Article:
Strange World is a fitting title for Disney’s latest big-screen adventure. The globally renowned studio will celebrate its 100th birthday in 2023, a landmark occasion that speaks to the enduring appeal of its wildly popular movies, Disney Plus shows, and other entertainment fare.
Upon founding their multimedia empire in October 1923, brothers Walt and Roy Disney couldn’t have imagined how different the world would look, feel, and operate today. To paraphrase Strange World itself, present-day Earth would’ve been a very surreal place for the pair to work in, considering how animation technology has advanced in the past century.
There’s more to Strange World than its apt name, though. It’s a film that celebrates the very best of Disney’s legacy, simultaneously saluting the company’s legendary status as an animation innovator, its position as a family-friendly-first studio, and its core thematic staples covering family, legacy, and heroism.
“We don’t really do message films,” Strange World producer Roy Conli tells TechRadar. “But we do theme films and I love the themes of this one, which works on multiple levels. What do we give to our children and the generations beyond us? It’s analogous to our world but it’s couched in this amazing, funny adventure that’s wonderfully entertaining. That’s what Disney does extraordinarily well.”
Strange World stars Jake Gyllenhaal as Searcher Clade, a lowly farmer who refused to follow in the footsteps of his father, legendary explorer Jaeger (Dennis Quaid), years prior to the movie’s primary plot. This led to the duo becoming estranged, Jaeger setting off in search of adventure alone, and the Clade family’s patriarch disappearing, seemingly lost to the annals of time.
When a problem arises with pando – a plant-based power source Searcher discovered, which fuels the Clades’ homeworld of Avalonia – a reluctant Searcher and his family, including teenage son Ethan (Jaboukie Young-White) and wife Meridian (Gabrielle Union) venture to the planet’s fantastical but dangerous subterranean world to find out why pando crops are failing. Complicating matters is a fraught reunion between Searcher and Jaeger, who has lived in this underground world for decades. However, if Avalonia is to survive, Searcher, Jaeger, and Ethan must put their differences aside and cooperate for the greater good.
Strange World places a big emphasis on this exploration of paternal relationships. With multiple generations of the Clade family marooned in a singularly vast location, Strange World has the opportunity to explore intergenerational dynamics in a way previous Disney movies haven’t. As Conli notes, that’s a vital component of what makes the movie’s narrative and thematic examination work so well, particularly when they’re infused with the creative team’s real-world examples of fathership and manhood.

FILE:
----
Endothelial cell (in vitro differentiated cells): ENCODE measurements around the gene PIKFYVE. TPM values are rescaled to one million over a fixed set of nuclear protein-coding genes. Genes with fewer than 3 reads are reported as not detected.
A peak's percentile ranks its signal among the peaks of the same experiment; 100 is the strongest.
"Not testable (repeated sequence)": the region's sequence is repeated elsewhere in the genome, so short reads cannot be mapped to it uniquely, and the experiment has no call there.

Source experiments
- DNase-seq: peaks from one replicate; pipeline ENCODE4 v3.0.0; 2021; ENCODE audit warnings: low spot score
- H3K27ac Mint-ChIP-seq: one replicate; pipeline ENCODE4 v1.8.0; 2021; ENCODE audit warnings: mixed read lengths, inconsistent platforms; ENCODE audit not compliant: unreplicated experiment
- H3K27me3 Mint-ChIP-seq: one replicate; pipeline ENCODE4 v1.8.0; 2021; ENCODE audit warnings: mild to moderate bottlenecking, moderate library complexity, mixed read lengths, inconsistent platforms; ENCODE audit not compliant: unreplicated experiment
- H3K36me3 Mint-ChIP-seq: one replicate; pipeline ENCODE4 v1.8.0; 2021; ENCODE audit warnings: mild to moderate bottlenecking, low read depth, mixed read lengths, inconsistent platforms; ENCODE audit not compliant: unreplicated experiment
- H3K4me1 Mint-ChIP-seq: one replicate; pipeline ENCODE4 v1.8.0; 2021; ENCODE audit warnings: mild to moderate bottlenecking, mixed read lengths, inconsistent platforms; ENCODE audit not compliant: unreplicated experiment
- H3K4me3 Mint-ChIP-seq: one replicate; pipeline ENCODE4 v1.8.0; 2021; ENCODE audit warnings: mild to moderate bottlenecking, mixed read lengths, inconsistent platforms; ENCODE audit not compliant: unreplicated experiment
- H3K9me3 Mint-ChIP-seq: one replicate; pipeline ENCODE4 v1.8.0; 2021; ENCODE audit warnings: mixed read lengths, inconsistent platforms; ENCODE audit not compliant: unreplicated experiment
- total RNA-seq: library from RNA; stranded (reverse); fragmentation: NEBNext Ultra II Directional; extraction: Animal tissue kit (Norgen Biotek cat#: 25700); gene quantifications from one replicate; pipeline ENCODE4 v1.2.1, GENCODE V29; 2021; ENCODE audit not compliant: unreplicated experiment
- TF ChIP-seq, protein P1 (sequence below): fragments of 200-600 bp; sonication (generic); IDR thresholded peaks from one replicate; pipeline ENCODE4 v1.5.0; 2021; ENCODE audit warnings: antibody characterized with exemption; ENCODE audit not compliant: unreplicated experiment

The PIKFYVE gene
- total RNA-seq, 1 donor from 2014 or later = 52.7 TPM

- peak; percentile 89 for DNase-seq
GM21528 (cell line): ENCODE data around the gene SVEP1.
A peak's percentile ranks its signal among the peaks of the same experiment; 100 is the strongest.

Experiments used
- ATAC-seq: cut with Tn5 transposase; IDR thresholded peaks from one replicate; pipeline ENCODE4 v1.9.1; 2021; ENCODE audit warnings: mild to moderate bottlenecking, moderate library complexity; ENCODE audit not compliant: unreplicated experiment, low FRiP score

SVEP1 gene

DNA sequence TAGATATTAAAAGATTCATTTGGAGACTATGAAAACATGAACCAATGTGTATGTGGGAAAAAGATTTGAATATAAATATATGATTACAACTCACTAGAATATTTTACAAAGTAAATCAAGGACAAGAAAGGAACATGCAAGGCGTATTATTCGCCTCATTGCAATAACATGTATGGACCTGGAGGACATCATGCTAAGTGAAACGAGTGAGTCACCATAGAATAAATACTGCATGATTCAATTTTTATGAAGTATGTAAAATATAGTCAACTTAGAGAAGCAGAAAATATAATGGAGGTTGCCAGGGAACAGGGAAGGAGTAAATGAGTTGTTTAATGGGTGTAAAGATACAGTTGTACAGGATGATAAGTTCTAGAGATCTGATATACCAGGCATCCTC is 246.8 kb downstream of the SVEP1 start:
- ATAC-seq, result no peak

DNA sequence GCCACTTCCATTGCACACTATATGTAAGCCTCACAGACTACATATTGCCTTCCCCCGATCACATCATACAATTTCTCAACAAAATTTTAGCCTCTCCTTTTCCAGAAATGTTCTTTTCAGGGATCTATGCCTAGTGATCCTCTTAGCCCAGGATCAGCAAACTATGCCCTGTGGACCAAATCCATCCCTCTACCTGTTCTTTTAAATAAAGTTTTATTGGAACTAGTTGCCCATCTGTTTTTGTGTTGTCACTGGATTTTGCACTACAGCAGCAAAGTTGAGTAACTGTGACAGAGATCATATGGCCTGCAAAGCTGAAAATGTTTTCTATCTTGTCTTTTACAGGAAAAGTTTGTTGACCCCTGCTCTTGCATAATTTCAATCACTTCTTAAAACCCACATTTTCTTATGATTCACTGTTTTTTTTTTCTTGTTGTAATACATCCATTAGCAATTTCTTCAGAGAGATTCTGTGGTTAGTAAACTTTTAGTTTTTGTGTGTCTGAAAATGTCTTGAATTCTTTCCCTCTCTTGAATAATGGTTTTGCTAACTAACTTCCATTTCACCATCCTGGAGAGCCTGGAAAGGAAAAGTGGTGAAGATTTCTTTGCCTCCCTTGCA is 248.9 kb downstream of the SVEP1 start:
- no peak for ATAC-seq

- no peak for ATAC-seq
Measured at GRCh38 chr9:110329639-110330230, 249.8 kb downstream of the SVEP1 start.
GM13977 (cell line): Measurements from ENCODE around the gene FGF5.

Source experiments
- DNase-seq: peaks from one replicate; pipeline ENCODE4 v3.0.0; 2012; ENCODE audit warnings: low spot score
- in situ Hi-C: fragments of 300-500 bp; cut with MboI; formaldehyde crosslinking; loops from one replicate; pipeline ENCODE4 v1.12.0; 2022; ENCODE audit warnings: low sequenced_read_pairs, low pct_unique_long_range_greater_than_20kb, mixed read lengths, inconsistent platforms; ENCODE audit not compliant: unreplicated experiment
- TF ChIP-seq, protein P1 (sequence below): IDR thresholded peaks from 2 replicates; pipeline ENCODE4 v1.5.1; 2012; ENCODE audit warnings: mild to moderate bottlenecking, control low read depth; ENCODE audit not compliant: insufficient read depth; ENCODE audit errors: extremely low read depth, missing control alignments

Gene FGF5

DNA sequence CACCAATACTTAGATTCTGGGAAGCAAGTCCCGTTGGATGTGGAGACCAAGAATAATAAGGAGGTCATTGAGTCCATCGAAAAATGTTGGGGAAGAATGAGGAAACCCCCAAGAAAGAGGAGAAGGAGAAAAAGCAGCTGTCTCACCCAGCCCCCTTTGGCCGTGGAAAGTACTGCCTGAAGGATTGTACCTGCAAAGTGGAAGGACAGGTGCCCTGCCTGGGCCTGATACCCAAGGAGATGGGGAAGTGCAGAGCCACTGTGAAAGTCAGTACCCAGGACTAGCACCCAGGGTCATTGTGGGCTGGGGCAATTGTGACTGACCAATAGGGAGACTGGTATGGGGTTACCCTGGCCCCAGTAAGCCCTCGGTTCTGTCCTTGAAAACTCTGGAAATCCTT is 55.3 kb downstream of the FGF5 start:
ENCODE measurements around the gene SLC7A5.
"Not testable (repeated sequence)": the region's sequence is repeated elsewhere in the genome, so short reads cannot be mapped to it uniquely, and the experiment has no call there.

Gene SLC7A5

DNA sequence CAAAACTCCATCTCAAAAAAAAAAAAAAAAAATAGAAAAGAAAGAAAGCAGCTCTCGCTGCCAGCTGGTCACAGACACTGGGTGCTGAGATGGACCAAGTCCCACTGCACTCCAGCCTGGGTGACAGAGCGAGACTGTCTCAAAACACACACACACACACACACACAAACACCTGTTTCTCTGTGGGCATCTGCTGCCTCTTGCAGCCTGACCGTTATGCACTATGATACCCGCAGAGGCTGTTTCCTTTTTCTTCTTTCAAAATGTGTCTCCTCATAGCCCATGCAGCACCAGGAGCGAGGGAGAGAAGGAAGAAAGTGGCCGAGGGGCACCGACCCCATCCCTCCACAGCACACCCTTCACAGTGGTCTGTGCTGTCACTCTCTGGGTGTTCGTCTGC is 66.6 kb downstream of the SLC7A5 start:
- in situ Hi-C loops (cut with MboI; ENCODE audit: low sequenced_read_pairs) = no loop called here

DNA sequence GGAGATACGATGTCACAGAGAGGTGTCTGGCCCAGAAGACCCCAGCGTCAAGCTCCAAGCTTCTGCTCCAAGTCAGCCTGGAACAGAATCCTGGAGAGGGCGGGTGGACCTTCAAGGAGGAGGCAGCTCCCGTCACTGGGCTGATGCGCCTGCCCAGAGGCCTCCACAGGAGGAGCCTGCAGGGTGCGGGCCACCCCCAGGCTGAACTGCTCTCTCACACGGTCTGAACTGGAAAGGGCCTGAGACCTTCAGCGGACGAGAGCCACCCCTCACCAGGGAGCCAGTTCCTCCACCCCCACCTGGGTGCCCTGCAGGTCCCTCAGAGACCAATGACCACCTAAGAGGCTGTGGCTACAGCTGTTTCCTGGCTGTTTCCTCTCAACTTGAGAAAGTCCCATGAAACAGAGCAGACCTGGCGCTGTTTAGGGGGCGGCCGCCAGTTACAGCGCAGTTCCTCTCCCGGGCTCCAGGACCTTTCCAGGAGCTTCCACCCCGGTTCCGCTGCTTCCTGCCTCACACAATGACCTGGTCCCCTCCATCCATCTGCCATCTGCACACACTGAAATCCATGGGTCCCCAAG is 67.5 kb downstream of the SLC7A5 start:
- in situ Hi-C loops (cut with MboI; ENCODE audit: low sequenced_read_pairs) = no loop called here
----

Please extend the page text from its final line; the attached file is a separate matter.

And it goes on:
“It’s very seldom you get three generations – usually, it’s two – in a Disney film,” he says. “That’s an interesting concept as, ordinarily, grandfathers and grandsons have different relationships to fathers and sons. One of my first memories is of my grandfather playing with me as a toddler and my dad started crying because his father had never done that with him. In Strange World, Searcher really adores Ethan and wants him to continue his farming legacy, whereas Jaeger just wants to get to know his grandson. You also have the frosty relationship between Searcher and Jaeger because of what they’ve been through, so it makes for a great, three-pronged dynamic.”
Disney films are nothing without their idyllic, foreboding, or atmospheric worlds. From Frozen’s Arendelle and Big Hero Six’s San Fransokyo, to Raya and the Last Dragon’s Kumandra and Zootopia’s titular city, Disney regularly invites viewers to immerse themselves in imaginative and awe-inspiring fictional locations.
Strange World’s subsurface setting, though, is arguably the most original world Disney has created in some time. It’s a warped, free-flowing, and artistically inventive location that makes full use of the ingenuity of Disney’s creative crew; one that’s sure that make for fun rewatches when families stream it once it inevitably lands on Disney Plus.
Before work began on determining the varying aesthetics within the movie’s hidden world, copious amounts of research was conducted on what seminal sci-fi works – Disney or otherwise – would influence Strange World’s, well, strange world. For Conli, there was only one place to start.
“Jules Verne was the biggest influence,” Conli explains. “He wrote Journey to the Center of the Earth and The Lost World, where people venture into a land that time forgot, which is basically what Strange World is. There are lots of early 1950s-based, great black-and-white adventure films that even moved into science fiction territory, too, that played big roles in how we shaped this world.”
Disney has had its fair share of problems and valid criticisms throughout its first 100 years. There’s no denying, though, that its penchant for telling family-friendly stories, as well as pushing filmmaking boundaries, has defined its success and enduring legacy. Regardless of whether it’ll join other classic animated films, including Frozen, among our best Disney Plus movies, those pillars – family and originality – are the foundations on which Strange World is built. In that sense, there’s not a more apt animated movie to close out Disney’s landmark anniversary and kickstart the centenary celebrations of the world’s most popular family-oriented studio.
Strange World arrives exclusively in theaters on Wednesday, November 23.